Developer Michael Chang plans small lot community in Sun Valley

The project would bring 48 homes to largely-industrial area

TRD LOS ANGELES /
Jun.June 03, 2016 01:00 PM

Small lot homes are having a moment, especially in the San Fernando Valley. The latest neighborhood where a developer is planning a prospective community of densely subdivided homes is the largely-industrial Sun Valley.

Former broker Michael Chang, under his development company Smart Asset Management, is planning a 48-home complex on a 1.4-acre lot bounded by Sunland Boulevard, San Fernando Road and Ratner Street, The Real Deal has learned. 

The plot currently includes 14 addresses along its three streets. An LLC connected to Smart Asset purchased the properties in a 2010 portfolio sale for $1.7 million.

Five existing buildings would be demolished to make way for the development, including warehouses and a thrift shop, Smart Asset spokesperson Ryan Chang told The Real Deal. Every unit would be priced under $500,000, Chang said.

More expensive homes might not fly in the quiet Sun Valley, a working class area without much nightlife or sparkly attractions. The neighborhood’s median income is slightly below the L.A. County average, according to Census data. Roughly 70 percent of residents are hispanic.

Chang’s small homes would have between three to five bedrooms, and some would feature roof decks and balconies. The complex, tentatively dubbed Sol del Villa, would also have a playground and guest parking.

“We like the area, and the owner (Michael Chang) is from the Valley himself,” Ryan said. “We think this area is up-and-coming. Just a few blocks down, there’s a new Starbucks coming in that can host 10 cars at once.”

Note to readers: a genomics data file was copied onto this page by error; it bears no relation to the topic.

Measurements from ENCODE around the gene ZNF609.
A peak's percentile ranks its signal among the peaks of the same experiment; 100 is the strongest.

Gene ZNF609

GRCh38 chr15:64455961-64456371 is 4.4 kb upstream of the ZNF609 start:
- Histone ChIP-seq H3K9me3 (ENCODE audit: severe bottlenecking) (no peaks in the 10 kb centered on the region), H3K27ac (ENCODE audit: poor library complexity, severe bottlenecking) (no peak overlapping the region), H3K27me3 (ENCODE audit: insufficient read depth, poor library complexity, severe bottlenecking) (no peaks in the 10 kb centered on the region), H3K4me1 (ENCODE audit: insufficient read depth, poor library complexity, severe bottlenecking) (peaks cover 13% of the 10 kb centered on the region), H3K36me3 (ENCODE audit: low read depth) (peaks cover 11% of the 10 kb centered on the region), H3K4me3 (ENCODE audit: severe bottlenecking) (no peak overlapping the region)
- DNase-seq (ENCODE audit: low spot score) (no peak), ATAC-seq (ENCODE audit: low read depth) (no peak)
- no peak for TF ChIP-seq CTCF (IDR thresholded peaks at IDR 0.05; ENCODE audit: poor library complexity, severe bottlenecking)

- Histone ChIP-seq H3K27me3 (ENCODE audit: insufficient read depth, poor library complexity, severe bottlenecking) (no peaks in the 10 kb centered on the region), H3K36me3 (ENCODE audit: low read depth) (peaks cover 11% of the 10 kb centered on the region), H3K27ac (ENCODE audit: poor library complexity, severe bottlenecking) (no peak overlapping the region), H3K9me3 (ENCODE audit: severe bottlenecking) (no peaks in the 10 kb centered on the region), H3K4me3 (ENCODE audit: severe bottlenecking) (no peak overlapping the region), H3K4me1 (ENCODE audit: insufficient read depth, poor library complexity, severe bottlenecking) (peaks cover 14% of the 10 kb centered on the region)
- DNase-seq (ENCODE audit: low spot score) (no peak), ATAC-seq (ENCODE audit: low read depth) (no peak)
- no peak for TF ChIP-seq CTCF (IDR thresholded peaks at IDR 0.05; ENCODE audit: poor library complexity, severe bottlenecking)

Between Smart Asset and his other real estate firm Top Properties, Michael Chang has amassed a sizable portfolio of properties down the West Coast, including more than 30 in L.A. County. His developments run the gamut from multifamily residential to microunit apartments to hotels and even industrial spaces.

In the Valley’s Woodland Hills, developer David Spiegel is also planning a small lot development. His is a four-acre, 51-unit complex on Sherman Way.

These plans may suggest that a phenomenon that became popular in Los Angeles city-proper is spreading to more suburban areas of L.A. County. Especially popular in recently gentrified areas such as Silver Lake, small lot developments — or residences on lots as small as 600 square feet — were made legal in the city of Los Angeles in 2005. Since then, more than 2,000 small homes have been constructed.


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